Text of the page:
NASA's Space Shuttle Discovery Scheduled to Land Aug. 8
Jessica Rye/Bruce Buckingham|
Kennedy Space Center, Fla.
Commander Eileen Collins and her six-member crew on board the Space Shuttle Discovery will mark the completion of their Return to Flight mission with a scheduled landing at NASA's Kennedy Space Center (KSC) Monday, Aug. 8, at about 4:46 a.m. EDT. Discovery began its 13-day mission, known as STS-114, on July 26, at 10:39 a.m. EDT.
Landing at KSC's Shuttle Landing Facility (SLF) is slated to occur on orbit 201 at mission elapsed time 12 days, 18 hours, 07 minutes. The deorbit burn will occur at about 3:43 a.m. EDT. A second KSC landing opportunity is also available on Aug. 8 at 6:21 a.m. EDT with a deorbit burn coming at 5:19 a.m. EDT. Two landing opportunities are planned for the back-up landing location at Edwards Air Force Base (EAFB), Calif., on Monday. The first opportunity at EAFB is 7:52 a.m. EDT and the second is 9:27 a.m. EDT.
If managers must keep Discovery in orbit beyond Monday, two landing opportunities are available at KSC on Tuesday, Aug. 9, at 5:09 a.m. EDT and at 6:45 a.m. EDT. Two additional times are also available at EAFB on Tuesday, Aug. 9.
If landing occurs as scheduled, it will be the 62nd landing at KSC and the 15th night landing at KSC in the history of the Shuttle program. Following landing, Discovery will be serviced and prepared for its next mission, STS-115.
About an hour after touchdown, the STS-114 crew will be taken to their KSC quarters to meet with their families and undergo initial physical examinations. A post-mission press conference with select members of the STS-114 crew is scheduled to occur at the KSC News Center no earlier than six hours after touchdown. Media should check with the KSC Press Site for details.
If Discovery lands at Edwards, an augmented KSC convoy team will be on-site to safe the vehicle, disembark the crew and move the orbiter to the Mate/Demate Device. The turnaround team will be deployed to Edwards by charter aircraft on landing day.
MEDIA ADVISORY: The KSC press site will open for landing activities at 5 p.m. Sunday, Aug. 7. Accredited news media on the approved list to view Discovery's landing from the SLF should be at the KSC News Center beginning at 2 a.m. Monday for transport to the SLF. The last bus leaves the Press Site at 3 a.m. Media must sign up for the SLF prior to bus departure. Launch/mission badging requirements and security restrictions for the media remain in effect. Mission STS-114 accredited U.S. media may drive directly to the KSC News Center. Foreign media must ride a bus to the Press Site from the Pass and Identification Building on S.R. 3. Buses begin running at midnight.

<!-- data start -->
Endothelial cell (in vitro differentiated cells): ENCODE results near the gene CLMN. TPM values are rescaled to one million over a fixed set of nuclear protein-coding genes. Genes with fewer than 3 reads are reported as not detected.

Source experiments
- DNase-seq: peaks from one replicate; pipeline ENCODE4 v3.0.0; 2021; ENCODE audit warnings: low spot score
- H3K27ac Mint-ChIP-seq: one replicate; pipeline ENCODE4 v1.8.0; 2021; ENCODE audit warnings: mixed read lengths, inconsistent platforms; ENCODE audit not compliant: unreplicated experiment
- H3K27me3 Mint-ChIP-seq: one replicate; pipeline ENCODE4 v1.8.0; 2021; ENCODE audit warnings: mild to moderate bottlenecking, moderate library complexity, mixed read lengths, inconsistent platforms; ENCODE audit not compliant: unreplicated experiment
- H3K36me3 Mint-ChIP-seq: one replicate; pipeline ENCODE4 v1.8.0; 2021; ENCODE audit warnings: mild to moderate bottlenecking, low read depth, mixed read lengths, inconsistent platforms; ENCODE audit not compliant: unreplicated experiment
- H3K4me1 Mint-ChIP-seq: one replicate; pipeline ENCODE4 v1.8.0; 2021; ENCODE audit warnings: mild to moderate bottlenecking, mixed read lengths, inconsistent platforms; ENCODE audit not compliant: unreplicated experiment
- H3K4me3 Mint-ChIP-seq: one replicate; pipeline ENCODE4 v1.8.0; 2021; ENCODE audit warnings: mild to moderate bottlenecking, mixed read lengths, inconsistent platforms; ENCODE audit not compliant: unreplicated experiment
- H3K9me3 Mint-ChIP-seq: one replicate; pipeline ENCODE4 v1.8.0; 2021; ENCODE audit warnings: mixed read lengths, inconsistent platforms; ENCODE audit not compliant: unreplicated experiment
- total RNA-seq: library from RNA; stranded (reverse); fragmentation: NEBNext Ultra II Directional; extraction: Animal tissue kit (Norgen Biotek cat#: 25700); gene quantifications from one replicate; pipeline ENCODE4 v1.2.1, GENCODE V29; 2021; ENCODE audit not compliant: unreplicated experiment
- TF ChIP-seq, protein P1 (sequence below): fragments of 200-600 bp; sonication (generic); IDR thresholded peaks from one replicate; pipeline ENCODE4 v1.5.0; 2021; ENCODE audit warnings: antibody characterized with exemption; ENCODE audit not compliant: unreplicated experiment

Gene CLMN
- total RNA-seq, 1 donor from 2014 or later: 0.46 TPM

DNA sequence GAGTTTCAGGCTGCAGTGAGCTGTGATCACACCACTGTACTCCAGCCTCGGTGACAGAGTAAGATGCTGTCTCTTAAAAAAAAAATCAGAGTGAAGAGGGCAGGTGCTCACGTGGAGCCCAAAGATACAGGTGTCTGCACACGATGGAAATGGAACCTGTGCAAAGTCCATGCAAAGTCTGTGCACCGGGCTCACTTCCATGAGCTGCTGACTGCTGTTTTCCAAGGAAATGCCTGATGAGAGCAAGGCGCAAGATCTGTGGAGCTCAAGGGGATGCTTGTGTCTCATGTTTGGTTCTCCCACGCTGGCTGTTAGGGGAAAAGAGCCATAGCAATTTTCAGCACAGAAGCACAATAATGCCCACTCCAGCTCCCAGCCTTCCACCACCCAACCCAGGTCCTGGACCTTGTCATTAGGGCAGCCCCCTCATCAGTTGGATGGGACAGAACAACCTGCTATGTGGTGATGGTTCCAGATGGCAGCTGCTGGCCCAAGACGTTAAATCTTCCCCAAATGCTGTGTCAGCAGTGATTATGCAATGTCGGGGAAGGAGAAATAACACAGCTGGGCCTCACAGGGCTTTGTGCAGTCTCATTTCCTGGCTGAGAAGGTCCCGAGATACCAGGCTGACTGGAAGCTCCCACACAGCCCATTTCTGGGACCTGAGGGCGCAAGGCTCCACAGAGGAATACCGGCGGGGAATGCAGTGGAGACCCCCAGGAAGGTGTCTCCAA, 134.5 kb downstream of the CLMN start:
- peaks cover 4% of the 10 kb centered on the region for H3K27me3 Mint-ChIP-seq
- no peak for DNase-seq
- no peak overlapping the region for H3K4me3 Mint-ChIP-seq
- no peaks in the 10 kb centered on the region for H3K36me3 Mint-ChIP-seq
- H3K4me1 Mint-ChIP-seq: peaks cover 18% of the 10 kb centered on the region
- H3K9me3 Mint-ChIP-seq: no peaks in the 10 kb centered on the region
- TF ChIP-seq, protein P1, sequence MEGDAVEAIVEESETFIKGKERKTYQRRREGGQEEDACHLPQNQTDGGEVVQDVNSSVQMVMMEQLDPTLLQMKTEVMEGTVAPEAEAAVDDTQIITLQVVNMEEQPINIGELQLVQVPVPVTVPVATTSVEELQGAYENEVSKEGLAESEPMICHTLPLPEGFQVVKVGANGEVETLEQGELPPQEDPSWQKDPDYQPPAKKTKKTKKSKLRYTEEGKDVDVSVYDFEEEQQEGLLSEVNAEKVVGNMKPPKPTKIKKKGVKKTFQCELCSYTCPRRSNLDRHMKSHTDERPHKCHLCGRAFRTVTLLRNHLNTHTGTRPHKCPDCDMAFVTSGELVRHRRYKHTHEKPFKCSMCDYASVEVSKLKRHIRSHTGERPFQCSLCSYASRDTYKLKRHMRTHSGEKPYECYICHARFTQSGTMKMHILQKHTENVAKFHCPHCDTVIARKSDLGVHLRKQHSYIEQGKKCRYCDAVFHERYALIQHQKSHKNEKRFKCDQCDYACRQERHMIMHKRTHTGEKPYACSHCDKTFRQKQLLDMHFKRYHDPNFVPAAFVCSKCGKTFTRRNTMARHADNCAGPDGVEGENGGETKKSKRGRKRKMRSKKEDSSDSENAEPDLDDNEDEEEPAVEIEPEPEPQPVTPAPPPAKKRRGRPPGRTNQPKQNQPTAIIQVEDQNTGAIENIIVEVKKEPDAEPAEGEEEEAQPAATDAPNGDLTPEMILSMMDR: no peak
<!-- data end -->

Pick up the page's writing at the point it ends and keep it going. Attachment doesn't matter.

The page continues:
For the latest information on NASA's Return to Flight efforts, visit:
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SLF and KSC Ground Operations
KSC's Shuttle Landing Facility was built in 1975. It is 300 feet wide and 15,000 feet long with 1,000-foot overruns at each end. The strip runs northwest to southeast and is located about three miles northwest of the 525-foot tall Vehicle Assembly Building.
Once the orbiter is on the ground, safing operations will commence and the flight crew will prepare the vehicle for post-landing operations. The Crew Transport Vehicle (CTV) will be used to assist the crew, allowing them to leave the vehicle and remove their launch and re-entry suits easier and quicker.
The CTV and other KSC landing convoy operations have been "on-call" since the launch of Discovery. The primary functions of the Space Shuttle recovery convoy are to provide immediate service to the orbiter after landing, assist crew egress, and prepare the orbiter for towing to the processing facility a few hours following touchdown.
Convoy vehicles are stationed at the SLF's mid-point. About two hours prior to landing, convoy personnel don SCAPE suits, or Self-Contained Atmospheric Protective Ensemble, and communications checks are made. A warming-up of coolant and purge equipment is conducted and nearly two-dozen convoy vehicles are positioned to move onto the runway as quickly and as safely as possible once the orbiter coasts to a stop. When the vehicle is deemed safe of all potential explosive hazards and toxic gases, the purge and coolant umbilical access vehicles move into position at the rear of the orbiter.
Following purge and coolant operations, flight crew egress preparations will begin and the CTV will be moved into position at the crew access hatch located on the orbiter's port side. A physician will board the Shuttle and conduct a brief preliminary examination of the astronauts. The crew will then make preparations to leave the vehicle.
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